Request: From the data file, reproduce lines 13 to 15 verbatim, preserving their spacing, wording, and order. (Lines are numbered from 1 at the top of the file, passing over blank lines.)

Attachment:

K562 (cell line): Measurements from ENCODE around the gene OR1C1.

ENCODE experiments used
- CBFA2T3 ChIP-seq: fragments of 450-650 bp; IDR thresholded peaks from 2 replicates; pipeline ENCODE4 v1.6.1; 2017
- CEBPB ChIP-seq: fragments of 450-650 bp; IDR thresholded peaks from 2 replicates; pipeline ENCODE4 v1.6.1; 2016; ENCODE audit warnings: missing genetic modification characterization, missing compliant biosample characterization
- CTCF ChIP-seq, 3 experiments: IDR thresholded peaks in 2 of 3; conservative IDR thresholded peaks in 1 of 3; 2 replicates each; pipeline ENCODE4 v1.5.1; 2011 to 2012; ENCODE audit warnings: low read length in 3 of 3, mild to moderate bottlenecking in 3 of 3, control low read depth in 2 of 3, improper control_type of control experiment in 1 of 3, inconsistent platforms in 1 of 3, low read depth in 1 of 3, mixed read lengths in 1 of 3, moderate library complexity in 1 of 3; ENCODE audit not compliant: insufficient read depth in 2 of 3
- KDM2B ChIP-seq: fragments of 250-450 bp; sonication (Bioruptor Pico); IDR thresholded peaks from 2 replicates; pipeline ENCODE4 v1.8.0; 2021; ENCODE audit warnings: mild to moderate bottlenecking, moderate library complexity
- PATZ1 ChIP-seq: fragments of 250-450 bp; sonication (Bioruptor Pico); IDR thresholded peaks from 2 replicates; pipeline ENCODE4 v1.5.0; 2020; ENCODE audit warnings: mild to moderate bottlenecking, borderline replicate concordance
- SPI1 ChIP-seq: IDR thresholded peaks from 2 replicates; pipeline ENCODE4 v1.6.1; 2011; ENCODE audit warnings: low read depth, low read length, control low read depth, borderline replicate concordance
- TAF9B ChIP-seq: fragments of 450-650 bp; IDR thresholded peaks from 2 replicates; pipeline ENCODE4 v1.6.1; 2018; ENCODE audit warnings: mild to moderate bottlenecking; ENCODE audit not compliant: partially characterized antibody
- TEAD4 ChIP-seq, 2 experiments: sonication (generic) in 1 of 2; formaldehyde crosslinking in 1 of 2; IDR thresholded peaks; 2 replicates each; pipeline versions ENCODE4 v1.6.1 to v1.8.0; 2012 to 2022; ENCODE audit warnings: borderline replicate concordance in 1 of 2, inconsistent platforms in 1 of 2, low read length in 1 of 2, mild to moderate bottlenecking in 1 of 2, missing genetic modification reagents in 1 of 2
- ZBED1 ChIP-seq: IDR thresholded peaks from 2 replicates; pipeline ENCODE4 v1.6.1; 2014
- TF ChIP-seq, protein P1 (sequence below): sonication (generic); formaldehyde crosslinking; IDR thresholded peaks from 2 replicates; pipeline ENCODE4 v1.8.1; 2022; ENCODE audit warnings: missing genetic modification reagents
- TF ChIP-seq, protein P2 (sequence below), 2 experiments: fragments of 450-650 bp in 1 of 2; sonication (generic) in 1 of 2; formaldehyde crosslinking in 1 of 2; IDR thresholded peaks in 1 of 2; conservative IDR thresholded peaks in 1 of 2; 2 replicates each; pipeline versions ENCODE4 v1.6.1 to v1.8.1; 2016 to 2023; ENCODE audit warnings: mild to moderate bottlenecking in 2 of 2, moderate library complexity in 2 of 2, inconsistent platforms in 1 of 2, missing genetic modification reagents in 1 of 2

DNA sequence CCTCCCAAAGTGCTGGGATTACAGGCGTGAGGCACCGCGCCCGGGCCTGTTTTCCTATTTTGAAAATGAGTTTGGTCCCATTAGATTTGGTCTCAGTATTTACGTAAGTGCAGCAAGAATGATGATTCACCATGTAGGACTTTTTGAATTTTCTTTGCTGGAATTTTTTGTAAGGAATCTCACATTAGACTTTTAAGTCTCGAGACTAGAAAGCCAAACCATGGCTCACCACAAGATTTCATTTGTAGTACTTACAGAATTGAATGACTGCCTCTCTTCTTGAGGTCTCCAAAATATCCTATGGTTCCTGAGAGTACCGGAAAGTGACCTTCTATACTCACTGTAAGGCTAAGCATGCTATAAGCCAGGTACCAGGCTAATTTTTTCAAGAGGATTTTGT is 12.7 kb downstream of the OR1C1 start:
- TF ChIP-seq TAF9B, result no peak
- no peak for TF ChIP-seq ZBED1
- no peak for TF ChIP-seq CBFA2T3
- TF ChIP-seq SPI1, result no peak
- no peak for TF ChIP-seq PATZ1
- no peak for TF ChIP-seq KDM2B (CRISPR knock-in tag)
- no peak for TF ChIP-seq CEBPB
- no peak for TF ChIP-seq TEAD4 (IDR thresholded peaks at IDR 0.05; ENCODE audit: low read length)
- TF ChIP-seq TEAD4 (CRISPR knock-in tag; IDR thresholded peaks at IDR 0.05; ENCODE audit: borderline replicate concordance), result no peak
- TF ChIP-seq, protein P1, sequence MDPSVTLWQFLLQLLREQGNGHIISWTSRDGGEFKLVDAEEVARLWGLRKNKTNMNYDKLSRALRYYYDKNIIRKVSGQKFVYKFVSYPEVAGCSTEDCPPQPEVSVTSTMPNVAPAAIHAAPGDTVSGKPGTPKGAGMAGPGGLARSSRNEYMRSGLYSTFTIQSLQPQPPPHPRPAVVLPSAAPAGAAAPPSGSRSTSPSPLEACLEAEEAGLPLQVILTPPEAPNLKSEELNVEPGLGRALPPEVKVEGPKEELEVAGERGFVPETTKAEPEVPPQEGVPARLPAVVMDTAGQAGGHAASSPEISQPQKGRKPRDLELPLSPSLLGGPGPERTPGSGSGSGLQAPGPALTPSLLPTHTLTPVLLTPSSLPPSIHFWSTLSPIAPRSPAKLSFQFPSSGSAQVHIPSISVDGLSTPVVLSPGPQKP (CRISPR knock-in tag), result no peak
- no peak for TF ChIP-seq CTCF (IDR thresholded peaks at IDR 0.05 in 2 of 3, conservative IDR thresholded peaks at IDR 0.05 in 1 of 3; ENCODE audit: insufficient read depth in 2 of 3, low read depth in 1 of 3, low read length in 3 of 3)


- TF ChIP-seq, protein P2 (sequence below), 2 experiments: fragments of 450-650 bp in 1 of 2; sonication (generic) in 1 of 2; formaldehyde crosslinking in 1 of 2; IDR thresholded peaks in 1 of 2; conservative IDR thresholded peaks in 1 of 2; 2 replicates each; pipeline versions ENCODE4 v1.6.1 to v1.8.1; 2016 to 2023; ENCODE audit warnings: mild to moderate bottlenecking in 2 of 2, moderate library complexity in 2 of 2, inconsistent platforms in 1 of 2, missing genetic modification reagents in 1 of 2

DNA sequence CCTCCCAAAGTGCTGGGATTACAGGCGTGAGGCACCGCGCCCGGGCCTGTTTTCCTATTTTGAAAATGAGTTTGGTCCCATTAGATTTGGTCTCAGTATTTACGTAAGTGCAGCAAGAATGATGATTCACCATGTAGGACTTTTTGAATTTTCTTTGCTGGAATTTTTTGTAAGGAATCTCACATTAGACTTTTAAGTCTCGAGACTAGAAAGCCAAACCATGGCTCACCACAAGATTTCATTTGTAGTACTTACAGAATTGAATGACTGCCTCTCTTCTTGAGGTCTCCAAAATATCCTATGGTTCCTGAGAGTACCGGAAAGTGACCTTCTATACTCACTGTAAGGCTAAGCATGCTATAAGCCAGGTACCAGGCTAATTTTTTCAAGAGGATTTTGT is 12.7 kb downstream of the OR1C1 start:
- TF ChIP-seq TAF9B, result no peak